Canadian Biomass Magazine

Agricultural residues could boost jobs

January 25, 2012
By Novozymes

Jan. 25, 2012, Copenhagen, DM - Bloomberg New Energy Finance launched its report “Moving towards a next-generation ethanol economy,” which estimates the socioeconomic prospects of deploying advanced biofuels.

Jan. 25, 2012, Copenhagen, DM – Bloomberg New Energy Finance launched its report “Moving towards a next-generation ethanol economy” at the World Economic Forum. Commissioned by Novozymes, the world leader in bio innovation and industrial enzymes, the report estimates the socioeconomic prospects of deploying advanced biofuels in eight of the highest agricultural-producing regions in the world, i.e. Argentina, Australia, Brazil, China, EU-27, India, Mexico and the USA.

“A huge global resource of agricultural residues can be harvested sustainably every year without altering current land use patterns and without interfering with the food chain," explains Steen Riisgaard, CEO of Novozymes.

"An estimated 17.5 percent of the agricultural residue produced could be available today as feedstock for advanced biofuels. With this amount, enough advanced biofuels could be produced to replace over 50 percent of the forecasted 2030 gasoline demand. The world has a unique opportunity to develop a next-generation bioproduct industry based on agricultural residues by 2030.”

The socioeconomic prospects of deploying advanced biofuels go well beyond energy security. The report shows that the eight regions analyzed have the potential to diversify farmers’ income, generate revenues ranging from $1 trillion to $4.4 trillion between today and 2050 and create millions of jobs.


For example, advanced biofuels could create up to 2.9 million jobs in China, 1.4 million jobs in the USA, and around 1 million in Brazil. The impact on climate change would also be reduced considering advanced biofuels emit 80 percent less greenhouse gas than ethanol.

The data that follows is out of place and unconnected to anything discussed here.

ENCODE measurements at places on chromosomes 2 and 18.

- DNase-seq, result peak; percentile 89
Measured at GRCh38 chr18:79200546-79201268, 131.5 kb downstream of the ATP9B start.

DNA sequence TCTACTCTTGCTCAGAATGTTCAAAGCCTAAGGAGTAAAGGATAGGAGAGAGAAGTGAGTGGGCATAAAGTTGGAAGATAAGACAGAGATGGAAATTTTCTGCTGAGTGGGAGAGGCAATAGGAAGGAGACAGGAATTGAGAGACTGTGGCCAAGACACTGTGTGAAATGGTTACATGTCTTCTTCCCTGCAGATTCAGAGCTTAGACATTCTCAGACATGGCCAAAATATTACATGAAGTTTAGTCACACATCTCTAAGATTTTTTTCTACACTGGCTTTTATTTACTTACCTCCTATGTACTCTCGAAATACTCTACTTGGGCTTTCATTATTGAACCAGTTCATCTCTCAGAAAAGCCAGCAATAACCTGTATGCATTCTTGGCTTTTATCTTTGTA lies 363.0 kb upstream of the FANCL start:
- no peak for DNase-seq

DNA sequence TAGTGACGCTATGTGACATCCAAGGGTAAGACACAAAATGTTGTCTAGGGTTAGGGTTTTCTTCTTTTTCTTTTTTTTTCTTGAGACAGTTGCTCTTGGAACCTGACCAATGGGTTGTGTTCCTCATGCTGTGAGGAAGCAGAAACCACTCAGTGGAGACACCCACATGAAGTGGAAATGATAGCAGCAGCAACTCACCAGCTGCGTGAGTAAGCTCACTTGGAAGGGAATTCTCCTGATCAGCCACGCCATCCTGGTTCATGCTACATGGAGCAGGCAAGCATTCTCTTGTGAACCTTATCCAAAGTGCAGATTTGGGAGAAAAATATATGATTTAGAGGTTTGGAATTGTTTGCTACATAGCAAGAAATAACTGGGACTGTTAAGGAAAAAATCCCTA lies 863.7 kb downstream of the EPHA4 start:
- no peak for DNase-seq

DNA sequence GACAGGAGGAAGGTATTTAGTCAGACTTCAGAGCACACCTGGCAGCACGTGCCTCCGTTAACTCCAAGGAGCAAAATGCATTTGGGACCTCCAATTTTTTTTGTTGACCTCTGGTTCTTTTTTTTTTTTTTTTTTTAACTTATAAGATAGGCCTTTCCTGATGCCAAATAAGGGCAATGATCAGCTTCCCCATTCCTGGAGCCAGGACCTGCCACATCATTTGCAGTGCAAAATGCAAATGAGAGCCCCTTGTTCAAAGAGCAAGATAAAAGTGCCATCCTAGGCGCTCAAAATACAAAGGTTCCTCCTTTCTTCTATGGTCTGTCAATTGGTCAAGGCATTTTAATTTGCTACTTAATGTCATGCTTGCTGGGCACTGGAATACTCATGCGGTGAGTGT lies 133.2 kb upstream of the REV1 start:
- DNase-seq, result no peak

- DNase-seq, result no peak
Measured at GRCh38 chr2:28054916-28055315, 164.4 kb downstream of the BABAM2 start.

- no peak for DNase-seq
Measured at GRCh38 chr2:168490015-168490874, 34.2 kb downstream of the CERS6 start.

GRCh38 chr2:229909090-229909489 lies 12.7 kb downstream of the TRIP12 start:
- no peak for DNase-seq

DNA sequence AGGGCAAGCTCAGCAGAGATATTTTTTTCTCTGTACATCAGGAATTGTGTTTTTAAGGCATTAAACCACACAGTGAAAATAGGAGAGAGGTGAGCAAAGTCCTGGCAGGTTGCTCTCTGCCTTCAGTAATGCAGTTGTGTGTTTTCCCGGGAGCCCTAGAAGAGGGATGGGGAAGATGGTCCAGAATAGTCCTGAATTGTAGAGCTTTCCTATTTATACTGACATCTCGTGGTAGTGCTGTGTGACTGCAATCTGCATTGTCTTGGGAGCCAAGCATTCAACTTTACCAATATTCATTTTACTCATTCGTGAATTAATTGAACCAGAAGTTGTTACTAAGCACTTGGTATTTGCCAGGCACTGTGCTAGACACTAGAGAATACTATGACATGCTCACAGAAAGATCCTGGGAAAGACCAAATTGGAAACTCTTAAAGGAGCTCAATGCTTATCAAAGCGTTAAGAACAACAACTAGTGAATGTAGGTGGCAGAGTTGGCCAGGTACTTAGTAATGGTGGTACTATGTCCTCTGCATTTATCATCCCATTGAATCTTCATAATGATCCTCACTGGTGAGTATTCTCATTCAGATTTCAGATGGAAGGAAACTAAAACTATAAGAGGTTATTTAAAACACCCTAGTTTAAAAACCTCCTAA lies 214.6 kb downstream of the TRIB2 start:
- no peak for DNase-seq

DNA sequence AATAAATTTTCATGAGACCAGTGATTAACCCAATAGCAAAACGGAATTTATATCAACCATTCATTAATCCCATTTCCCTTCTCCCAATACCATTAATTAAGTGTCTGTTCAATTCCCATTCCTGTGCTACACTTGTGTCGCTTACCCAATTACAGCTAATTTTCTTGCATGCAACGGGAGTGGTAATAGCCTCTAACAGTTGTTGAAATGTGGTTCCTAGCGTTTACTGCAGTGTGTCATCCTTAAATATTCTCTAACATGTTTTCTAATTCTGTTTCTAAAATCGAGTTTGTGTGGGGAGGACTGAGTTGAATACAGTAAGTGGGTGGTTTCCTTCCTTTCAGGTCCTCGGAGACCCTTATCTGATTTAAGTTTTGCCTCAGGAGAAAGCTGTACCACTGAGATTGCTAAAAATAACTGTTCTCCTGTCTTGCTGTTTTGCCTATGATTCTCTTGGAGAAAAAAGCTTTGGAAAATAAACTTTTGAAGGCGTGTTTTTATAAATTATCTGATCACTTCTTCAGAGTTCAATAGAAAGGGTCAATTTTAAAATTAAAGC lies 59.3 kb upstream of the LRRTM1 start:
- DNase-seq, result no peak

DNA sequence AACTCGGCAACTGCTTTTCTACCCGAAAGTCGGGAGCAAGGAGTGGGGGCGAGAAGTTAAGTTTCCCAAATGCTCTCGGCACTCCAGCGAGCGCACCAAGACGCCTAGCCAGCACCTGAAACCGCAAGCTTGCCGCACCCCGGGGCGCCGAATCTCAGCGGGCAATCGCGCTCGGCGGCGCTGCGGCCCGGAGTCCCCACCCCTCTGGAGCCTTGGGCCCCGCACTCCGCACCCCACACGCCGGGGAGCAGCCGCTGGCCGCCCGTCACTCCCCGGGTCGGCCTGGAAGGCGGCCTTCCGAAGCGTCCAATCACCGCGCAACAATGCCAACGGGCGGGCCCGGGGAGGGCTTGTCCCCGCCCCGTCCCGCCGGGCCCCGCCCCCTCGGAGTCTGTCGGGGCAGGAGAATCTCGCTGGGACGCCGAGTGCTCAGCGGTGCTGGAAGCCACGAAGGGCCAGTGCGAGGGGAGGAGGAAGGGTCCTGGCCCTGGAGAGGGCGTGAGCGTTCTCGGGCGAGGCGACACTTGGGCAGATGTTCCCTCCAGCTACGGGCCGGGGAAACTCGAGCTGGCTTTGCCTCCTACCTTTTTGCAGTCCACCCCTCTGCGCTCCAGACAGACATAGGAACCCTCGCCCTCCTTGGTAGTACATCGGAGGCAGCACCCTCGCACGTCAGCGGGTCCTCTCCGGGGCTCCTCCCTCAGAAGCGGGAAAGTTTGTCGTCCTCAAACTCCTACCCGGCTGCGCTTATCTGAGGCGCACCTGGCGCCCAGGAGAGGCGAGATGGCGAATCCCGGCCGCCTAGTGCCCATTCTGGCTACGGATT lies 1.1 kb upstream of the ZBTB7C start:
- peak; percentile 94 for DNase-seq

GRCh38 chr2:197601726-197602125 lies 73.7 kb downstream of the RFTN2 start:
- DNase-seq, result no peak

“At a time when we're all striving to create jobs to secure our economic future as well as finding a sustainable way to produce energy, this study shows the benefits of a transition towards sustainable biofuels and bioproducts based on agricultural residues," says Steen Riisgaard. "It also strongly signals that policy incentives will result in great payback to society."
Towards the bio-based economy

The technology exists today to produce advanced biofuels from agricultural residues, and the first commercial-scale facilities will start production this year.  Moreover in the coming decades a variety of other advanced bioproducts such as chemicals and plastics could also be produced based on the same feedstock and pave the way towards a bio-based economy, independent from fossil fuel.

Making it happen

While the potential is high, broad deployment of advanced biofuels is not a given. The report highlights a series of barriers in terms of feedstock supply, insufficient infrastructure and high capital costs that can prevent the industry from unlocking the value of this agricultural residue resource.

It will depend on policy makers to put solid incentives into place that actively encourage the necessary investments, including long-term mandates for advanced biofuels, incentives for the collection of farming residues and tax breaks for investments.

You can read the full report here.

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